The Anti-Logic Primer™


ih-laj-i-kul: 1. contrary to or disrespectful of the rules of logic; unreasoning; absurd.

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Several terrific troubleshooting methodologies aren't listed below. They're in the other primer. These are the less-than-terrific ones. Fear not, though, because the methods shown here remain strangely popular, even if they don't make a lot of sense. In fact, these approaches remain some of the most commonly forms of attempted troubleshooting.

The Anti-Logic Primer is a light-hearted look at how we humans respond to problems, and also interact with others. But reality is not always so funny. Delays, waste, unnecessary frustration, and anger can result when we do not apply the proper problem-solving approach and attitude. Although imperfect approaches may eventually accomplish the task at hand, there are real costs to poorly disciplined, reactive, or lethargic troubleshooting. This can mean that:

  • Facts are slowly (and possibly never) recognized.
  • Assumptions become too numerous, or without proper basis.
  • Production slows, costs increase, mistakes multiply, and customers are lost.
  • Politics (the struggle for resources) elevate an individual's needs over that of the greater organization and its customers.
  • Records and notes are not kept, resulting in wasteful and repeated efforts later.

So why would anyone adhere to problem solving styles with such defects? There are many reasons, but a key one is that we often don't know a better way. Most of us really enjoy the feeling of accomplishment after solving a difficult problem, but it can be "painful" to take ownership of a problem in the beginning. Ego, the need to feel right, is something most of us suffer from -- at least

There are other reasons, but when one understands their result and better alternatives, it really is illogical to keep doing things in a poor manner. It's almost like we are living in a parallel universe of inefficiency!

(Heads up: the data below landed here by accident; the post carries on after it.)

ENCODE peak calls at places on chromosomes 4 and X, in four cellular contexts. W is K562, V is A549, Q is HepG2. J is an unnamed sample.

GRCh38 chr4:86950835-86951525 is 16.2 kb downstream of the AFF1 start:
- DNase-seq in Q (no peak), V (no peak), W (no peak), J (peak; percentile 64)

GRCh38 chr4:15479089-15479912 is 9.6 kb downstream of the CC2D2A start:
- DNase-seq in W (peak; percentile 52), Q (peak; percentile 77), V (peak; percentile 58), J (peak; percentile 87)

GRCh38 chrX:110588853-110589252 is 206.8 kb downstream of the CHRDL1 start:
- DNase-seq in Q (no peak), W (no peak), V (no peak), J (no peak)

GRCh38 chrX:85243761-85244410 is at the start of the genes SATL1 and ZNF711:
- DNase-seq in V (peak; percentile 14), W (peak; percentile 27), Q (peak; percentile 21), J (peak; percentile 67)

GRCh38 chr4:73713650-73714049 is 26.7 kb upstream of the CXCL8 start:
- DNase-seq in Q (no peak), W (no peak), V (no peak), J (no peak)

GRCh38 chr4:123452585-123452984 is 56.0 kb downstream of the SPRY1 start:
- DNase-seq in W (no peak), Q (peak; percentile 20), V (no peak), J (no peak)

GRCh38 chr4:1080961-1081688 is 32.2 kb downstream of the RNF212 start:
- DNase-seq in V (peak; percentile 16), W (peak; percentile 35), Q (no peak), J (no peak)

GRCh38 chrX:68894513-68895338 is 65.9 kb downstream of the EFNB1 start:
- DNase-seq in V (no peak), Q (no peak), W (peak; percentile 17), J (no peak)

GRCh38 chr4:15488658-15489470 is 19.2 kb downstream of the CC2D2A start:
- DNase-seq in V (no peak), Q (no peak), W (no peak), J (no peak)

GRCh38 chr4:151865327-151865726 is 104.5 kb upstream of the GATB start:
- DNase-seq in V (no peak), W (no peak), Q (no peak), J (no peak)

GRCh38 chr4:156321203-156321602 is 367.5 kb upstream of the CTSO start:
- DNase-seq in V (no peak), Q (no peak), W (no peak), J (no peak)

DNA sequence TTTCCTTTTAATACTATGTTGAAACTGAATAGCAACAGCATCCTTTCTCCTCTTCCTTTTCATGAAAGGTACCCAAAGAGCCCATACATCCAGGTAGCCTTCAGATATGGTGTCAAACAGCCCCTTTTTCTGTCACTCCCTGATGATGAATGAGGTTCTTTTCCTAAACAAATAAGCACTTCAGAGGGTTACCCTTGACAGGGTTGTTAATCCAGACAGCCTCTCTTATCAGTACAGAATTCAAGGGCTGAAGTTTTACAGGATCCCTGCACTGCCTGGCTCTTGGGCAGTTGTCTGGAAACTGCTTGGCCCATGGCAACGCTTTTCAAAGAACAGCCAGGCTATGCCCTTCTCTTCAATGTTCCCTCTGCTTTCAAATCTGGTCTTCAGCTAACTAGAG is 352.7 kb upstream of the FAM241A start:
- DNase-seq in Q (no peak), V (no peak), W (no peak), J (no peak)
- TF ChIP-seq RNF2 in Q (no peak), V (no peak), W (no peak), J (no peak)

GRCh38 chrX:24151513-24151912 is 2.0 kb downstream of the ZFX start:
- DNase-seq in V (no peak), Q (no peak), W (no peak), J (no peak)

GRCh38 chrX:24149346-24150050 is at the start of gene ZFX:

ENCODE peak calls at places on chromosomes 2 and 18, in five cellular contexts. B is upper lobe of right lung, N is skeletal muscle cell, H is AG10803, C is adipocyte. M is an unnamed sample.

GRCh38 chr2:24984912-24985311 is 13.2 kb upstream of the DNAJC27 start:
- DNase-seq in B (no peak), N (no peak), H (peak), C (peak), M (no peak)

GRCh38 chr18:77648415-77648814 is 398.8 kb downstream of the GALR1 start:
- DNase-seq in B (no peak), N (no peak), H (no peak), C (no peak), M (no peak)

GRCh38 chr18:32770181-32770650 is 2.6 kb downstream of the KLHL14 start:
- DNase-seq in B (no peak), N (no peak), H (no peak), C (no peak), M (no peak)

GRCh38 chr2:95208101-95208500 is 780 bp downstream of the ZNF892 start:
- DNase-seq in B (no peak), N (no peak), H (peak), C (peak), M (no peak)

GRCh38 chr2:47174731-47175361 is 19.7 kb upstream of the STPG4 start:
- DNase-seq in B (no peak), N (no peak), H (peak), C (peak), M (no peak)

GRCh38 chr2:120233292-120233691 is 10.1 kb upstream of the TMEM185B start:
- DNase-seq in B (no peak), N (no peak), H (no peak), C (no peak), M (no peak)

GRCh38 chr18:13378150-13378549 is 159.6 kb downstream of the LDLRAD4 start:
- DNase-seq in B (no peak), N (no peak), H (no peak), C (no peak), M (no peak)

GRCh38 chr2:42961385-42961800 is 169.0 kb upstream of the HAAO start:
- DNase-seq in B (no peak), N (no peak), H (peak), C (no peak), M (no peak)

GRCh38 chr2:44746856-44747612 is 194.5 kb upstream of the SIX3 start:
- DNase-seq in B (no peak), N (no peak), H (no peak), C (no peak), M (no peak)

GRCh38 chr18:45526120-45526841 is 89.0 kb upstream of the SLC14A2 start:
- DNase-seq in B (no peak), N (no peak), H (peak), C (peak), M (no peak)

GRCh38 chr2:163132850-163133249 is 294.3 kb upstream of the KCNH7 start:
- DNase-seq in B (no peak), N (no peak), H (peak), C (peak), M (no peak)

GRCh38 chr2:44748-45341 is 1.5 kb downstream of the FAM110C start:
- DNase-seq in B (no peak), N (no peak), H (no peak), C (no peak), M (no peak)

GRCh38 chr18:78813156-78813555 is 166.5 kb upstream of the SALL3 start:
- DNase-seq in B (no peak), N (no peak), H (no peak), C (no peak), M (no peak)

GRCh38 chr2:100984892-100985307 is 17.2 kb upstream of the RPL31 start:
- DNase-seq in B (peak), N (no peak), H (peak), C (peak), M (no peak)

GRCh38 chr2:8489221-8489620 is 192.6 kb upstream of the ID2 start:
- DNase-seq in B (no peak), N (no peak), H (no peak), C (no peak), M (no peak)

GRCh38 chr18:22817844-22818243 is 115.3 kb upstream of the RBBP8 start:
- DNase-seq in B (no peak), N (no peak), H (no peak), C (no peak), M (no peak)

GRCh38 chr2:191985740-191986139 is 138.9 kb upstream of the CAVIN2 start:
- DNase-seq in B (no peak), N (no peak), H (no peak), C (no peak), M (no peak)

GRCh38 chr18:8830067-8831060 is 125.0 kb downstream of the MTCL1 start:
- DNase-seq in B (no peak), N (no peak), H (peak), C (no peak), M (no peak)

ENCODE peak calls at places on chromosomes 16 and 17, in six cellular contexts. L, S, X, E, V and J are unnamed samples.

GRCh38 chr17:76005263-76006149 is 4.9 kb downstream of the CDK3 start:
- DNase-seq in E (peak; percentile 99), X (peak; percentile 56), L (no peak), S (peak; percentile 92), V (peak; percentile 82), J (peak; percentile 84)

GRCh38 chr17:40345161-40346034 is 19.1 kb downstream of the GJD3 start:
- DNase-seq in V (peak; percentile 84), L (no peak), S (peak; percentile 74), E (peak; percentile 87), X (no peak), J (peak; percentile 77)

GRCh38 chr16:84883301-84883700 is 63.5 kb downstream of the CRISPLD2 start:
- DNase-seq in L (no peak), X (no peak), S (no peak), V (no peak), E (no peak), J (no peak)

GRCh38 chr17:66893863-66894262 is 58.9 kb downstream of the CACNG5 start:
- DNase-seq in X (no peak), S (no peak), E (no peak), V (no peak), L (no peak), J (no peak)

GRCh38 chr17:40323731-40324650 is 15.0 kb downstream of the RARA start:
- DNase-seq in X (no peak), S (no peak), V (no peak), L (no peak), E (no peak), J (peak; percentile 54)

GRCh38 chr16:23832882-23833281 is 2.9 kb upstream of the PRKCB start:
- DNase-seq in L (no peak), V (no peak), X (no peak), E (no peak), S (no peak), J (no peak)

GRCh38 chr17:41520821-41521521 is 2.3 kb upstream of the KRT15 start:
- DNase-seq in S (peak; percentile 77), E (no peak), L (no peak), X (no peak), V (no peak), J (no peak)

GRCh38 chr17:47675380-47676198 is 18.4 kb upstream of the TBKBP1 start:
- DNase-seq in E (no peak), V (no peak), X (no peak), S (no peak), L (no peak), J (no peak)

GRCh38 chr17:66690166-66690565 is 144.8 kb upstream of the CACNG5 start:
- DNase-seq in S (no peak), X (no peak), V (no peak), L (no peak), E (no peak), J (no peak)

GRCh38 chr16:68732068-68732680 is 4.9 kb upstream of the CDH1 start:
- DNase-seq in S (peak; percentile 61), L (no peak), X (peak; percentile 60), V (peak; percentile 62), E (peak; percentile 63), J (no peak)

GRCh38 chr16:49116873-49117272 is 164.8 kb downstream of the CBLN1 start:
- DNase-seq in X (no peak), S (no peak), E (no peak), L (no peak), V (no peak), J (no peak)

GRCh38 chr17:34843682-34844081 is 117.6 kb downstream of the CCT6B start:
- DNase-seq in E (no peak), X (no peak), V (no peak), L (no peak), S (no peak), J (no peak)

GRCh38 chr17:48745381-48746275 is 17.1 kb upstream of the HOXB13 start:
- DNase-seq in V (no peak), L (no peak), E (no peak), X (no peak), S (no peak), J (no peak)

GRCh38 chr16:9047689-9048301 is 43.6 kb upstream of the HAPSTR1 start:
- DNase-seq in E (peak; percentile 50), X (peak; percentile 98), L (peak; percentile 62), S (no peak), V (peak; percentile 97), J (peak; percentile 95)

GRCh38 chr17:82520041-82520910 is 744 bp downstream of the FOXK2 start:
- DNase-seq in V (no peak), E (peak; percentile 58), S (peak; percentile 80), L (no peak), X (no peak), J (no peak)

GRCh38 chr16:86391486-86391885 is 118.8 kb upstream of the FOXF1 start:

Hit and Miss 
(Try Anything)

It's possible. You might find it.

You will almost certainly find the solution to any problem by just jumping right in and trying things, but it might take you the better part of your lifetime to get there. Then again, it's also still possible you might never find the cause. Now don't get us wrong: hard work usually yields good results. But focusing that work in a careful, methodical way would be better than starting randomly. It takes some practice, and even forethought. The time and effort spent will probably be worth it, though.


Impulse: Go Now!

Impatience. Impetuousness. Downright panic.

These types of behaviors are rooted in emotion, and while there is something to be said for rolling-up the sleeves and getting down to work, it's usually best to know in advance what likely outcomes can be expected. Those who fly in airplanes or on top of rockets have small libraries of procedures to handle virtually any problem conceivable. In the off-hand chance you don't have such a resource, there's nothing wrong with taking a moment -- even in an emergency -- to consider two or three courses of action, and picking the best one. Given a choice between poor action or no action, the latter might even preferable.

Straight Line Thinking 

There is often a better way of doing things.

If 10 slices of cheese pizza are good, then 20 slices of cheese pizza must be twice as good.

There's a theory that a problem cannot be solved at the level it was created, meaning that while something relatively easy can cause a problem, it can be much more difficult to find what that problem is without further measurement or consideration.

What this means is, say, you have to program a computer a few bytes at a time. That may have worked well in 1964, but it might not be so practical in 2017. The solution from 1964 cannot be solved just by throwing more and more punchcards at the problem. At some point, a rethink is needed.

Negative Proof - The Other Side 
(The Proof of Impossibility)

Original photo by the ESA's Cassini-Huygens space probe.

Two kids are arguing…

Kid #1: "You're a dweeb!"
Kid #2: "No I'm not. YOU'RE a dweeb!"
Kid #1: "Prove it!"

Ah, memories.

You probably know that the Greek letter ᴨ (Pi) represents the ratio of a circle's circumference to it's diameter. You also probably know that the ratio has no final value -- it's an irrational number, as mathematicians would say, as it's divided result seemingly goes on forever. Some people proudly recite 20, 40, maybe even 100 digits of ᴨ from memory. The world record is actually around some 67,000 digits. Yes, from memory. We'd rather polish a parade square with a toothbrush.

But others apparently took our advice, used some Lateral Thinking, and let a computer do the work. As of 2016, Pi has been calculated to over 13.3 trillion digits. That's nice to know, just in case you are doing some circular cuts in your woodworking project over the weekend.